Yes, I’ve been trolled. It’s hard for me to admit, especially because it happened in recent years, when I was supposed to be too experienced to fall for it.
Rather than go into the whole, sordid story, let me save you some time. I made several mistakes, mostly with assuming that only certain types of people troll and that real life co-workers wouldn’t anonymously email me hate mail. We’re all adults, right? Well I was wrong.
And the one thing I wish I hadn’t done was engaging that troll. We’re all human and can make mistakes, so I’m told.
Point is, it can happen to anyone. I learned my lessons the hard way and doubt I’ll make the same mistakes again. Hopefully I can help you avoid them!
How The Pros Handle Trolls
Professional bloggers and online community managers have to deal with trolls as part of their occupation.
I’ve reached out to some of the best out there and specifically asked for them to share their insights with my readers. These guys are both awesome and very busy, so having them lend their expertise to the Bossa Nova Interactive audience is a real gift! Take advantage of what these experts have to say about trolls:
As far as trolls, and I don’t mean the people who have negative criticisms who are actually respectful, but instead those who are mean, nasty and disrespectful and out of line – I laugh because I honestly don’t know why they waste their time. If they had something real to say, they’d say it in a respectful manner, in which case I would listen and then address appropriately. But disrespectful trolls, I laugh, and then I block them if possible and move on. Done. I have more important people to worry about. “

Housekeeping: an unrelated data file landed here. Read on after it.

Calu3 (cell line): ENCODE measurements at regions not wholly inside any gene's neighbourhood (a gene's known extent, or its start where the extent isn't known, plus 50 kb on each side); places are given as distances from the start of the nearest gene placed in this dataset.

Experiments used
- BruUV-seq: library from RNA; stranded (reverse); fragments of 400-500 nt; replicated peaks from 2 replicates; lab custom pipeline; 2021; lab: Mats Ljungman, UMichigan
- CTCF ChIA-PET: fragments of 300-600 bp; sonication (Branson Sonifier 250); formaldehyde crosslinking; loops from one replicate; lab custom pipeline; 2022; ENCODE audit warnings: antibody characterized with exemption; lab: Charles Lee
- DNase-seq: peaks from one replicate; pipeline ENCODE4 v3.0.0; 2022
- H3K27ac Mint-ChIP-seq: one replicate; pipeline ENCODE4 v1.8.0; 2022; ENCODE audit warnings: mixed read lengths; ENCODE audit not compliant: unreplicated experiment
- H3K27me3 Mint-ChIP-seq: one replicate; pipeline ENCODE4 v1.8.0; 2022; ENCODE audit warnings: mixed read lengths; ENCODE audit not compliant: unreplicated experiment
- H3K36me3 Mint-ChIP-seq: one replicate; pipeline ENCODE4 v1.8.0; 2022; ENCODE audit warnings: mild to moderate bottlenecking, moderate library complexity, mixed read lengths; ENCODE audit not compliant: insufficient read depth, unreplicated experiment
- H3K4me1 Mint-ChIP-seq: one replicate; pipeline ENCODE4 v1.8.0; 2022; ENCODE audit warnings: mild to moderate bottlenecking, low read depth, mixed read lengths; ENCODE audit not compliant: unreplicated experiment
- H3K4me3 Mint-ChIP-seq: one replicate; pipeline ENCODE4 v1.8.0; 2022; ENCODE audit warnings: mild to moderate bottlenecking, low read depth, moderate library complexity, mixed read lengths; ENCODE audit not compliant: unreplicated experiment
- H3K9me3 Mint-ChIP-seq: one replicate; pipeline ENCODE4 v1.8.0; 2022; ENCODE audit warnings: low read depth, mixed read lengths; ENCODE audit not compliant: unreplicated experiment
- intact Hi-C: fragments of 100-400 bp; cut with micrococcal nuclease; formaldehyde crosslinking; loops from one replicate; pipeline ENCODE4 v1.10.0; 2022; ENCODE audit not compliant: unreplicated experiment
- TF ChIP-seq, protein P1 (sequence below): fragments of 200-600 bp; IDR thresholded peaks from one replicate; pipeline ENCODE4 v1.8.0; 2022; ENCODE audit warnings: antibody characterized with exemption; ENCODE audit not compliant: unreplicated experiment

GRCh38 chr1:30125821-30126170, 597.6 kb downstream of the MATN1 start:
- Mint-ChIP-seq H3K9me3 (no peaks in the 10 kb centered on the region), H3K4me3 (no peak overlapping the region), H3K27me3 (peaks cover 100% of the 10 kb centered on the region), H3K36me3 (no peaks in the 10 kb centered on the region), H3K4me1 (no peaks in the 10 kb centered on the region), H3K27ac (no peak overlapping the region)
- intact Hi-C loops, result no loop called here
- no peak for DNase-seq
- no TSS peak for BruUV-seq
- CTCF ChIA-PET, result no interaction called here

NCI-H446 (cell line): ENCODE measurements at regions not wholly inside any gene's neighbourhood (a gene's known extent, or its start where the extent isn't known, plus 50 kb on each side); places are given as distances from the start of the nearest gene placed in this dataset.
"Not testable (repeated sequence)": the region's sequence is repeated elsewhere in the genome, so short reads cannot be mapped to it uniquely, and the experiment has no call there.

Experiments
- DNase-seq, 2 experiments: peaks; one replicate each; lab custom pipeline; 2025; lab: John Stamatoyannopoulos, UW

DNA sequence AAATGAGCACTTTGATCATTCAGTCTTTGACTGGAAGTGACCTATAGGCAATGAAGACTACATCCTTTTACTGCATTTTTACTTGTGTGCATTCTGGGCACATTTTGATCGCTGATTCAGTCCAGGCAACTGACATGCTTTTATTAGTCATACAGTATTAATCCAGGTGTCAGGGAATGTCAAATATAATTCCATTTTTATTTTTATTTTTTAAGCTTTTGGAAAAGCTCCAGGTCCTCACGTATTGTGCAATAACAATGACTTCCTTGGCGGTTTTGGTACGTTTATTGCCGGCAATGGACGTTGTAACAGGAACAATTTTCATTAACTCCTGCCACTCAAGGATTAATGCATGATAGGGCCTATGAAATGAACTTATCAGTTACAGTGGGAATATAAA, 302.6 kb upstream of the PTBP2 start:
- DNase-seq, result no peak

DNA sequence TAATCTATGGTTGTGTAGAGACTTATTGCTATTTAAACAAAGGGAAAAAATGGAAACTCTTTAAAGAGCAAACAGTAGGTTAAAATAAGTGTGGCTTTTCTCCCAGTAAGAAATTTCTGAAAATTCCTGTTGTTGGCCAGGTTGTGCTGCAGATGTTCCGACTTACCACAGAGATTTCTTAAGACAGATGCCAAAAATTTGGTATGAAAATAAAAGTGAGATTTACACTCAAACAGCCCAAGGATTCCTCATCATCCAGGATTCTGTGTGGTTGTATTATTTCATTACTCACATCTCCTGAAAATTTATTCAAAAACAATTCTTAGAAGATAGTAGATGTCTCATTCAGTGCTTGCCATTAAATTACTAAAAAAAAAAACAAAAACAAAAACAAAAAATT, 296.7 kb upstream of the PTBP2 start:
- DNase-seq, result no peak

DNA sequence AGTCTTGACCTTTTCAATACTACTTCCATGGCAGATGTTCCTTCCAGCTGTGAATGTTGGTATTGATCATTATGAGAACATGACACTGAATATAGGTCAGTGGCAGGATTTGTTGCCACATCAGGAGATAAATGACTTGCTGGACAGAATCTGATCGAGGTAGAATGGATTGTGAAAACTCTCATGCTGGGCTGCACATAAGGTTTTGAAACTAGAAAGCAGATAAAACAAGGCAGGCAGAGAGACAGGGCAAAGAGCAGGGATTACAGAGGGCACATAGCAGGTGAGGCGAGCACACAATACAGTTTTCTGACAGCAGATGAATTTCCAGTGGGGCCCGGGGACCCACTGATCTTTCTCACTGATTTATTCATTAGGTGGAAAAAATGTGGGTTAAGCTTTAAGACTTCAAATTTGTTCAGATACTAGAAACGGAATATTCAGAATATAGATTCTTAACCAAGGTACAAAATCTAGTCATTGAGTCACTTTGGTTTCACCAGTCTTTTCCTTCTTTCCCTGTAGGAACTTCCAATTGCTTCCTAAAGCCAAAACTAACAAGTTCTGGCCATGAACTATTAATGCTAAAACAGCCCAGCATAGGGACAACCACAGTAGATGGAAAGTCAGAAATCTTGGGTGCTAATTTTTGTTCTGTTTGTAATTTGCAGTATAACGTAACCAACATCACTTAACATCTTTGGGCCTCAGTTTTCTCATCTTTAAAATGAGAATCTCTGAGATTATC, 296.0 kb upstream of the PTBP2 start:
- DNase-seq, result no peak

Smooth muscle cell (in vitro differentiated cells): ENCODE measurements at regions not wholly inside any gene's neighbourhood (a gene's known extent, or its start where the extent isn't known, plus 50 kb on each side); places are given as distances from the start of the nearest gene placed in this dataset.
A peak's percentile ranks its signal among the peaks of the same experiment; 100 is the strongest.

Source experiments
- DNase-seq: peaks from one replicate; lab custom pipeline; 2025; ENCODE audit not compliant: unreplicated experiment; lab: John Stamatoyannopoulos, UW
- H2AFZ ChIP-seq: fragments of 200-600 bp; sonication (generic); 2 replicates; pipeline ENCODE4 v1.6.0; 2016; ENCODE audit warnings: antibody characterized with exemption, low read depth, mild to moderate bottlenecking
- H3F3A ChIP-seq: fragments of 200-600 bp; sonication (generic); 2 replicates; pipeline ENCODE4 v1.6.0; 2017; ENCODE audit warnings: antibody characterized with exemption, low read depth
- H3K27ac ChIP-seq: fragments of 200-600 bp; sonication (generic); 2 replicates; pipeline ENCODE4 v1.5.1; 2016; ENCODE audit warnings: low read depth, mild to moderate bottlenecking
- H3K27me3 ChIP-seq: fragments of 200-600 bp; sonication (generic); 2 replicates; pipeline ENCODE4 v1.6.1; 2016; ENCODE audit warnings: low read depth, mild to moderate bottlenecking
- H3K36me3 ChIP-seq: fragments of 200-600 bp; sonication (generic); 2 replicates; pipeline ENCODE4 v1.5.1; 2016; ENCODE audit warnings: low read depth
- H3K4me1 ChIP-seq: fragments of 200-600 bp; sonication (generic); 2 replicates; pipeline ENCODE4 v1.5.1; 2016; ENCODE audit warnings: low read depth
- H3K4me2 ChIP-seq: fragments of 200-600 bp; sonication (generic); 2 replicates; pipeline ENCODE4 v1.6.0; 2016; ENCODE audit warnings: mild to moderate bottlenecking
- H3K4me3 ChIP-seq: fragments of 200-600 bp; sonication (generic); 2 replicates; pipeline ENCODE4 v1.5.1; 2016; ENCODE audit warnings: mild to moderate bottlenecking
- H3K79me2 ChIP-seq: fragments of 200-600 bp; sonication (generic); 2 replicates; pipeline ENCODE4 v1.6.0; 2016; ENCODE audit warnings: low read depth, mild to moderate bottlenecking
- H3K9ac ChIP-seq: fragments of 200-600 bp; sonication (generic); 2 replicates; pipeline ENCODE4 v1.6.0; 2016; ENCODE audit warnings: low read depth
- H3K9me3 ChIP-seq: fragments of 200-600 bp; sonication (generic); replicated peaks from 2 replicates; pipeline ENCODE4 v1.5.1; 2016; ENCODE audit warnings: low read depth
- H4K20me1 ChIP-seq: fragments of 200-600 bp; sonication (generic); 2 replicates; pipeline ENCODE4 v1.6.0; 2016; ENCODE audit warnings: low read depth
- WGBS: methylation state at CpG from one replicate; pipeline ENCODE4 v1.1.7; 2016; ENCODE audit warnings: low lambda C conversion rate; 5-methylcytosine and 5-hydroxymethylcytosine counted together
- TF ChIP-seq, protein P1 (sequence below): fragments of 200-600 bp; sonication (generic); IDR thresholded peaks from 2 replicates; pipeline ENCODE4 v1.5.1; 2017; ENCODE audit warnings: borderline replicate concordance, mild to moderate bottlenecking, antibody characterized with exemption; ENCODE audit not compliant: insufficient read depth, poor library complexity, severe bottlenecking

I ignore them and move on with my life. If they comment on my stuff, I delete it. Life it too short to deal with those who are focused on criticizing others.”
It’s always tempting to engage with trolls, haters, or negative reviews, yet rarely worth the time and effort to do so. I’m still prone to doing it anyway, though, mostly because I’m notoriously insecure and want to everyone to like me, even people I have never met and probably never will. With that said, however, I only do so if what they’ve said actually warrants a reply, like thanking them if their comment has a legitimate point, i.e. they’ve noted a spelling error or factual inaccuracy, or – as happens regularly with the Random Roles interviews I do for the Onion AV Club – noting that some role they wished I’d asked about was on my to-ask list but there just wasn’t enough time. But if someone’s just making a comment to be a jerk, there’s no point in doing anything other than ignoring it.
The good thing, though, is that you can usually tell within a single exchange whether the individual who’s left you a nasty-gram is a true troll or not.”
Trolls are a tricky thing to deal with depending on what they are saying and where they are saying it.
I have in almost all cases chosen to ignore them. You can’t actually “beat” a troll as they thrive on attention and feedback. If you take away these tools then they stop.
On rare occasion I have stepped in to defend myself, usually when the troll is being unusually slanderous and I believe, inaccurate, to defend my case. Often my audience has stepped in as well to help, which is the ideal solution a troll – an army who loves you.
If you absolutely have to reply to a troll the most important thing you can do is disassociate your ego from the conversation and focus on the facts. In other words – get totally zen about it. It’s much easier to be perceived as the more credible source when you state things how they are to you without reacting to personal attacks.
I often tell myself to feel sorry for the troll as they are wasting a lot of their life on what is negative and useless. They are suffering, and as a result I should try and reframe them as a victim of bad choices, rather than someone trying to attack me personally.
Easier said then done, but the zen path is always there.”
So What’s Your Strategy?
Ever encountered a troll in the past? How have you dealt with it? Share your strategy or stories in the comments below.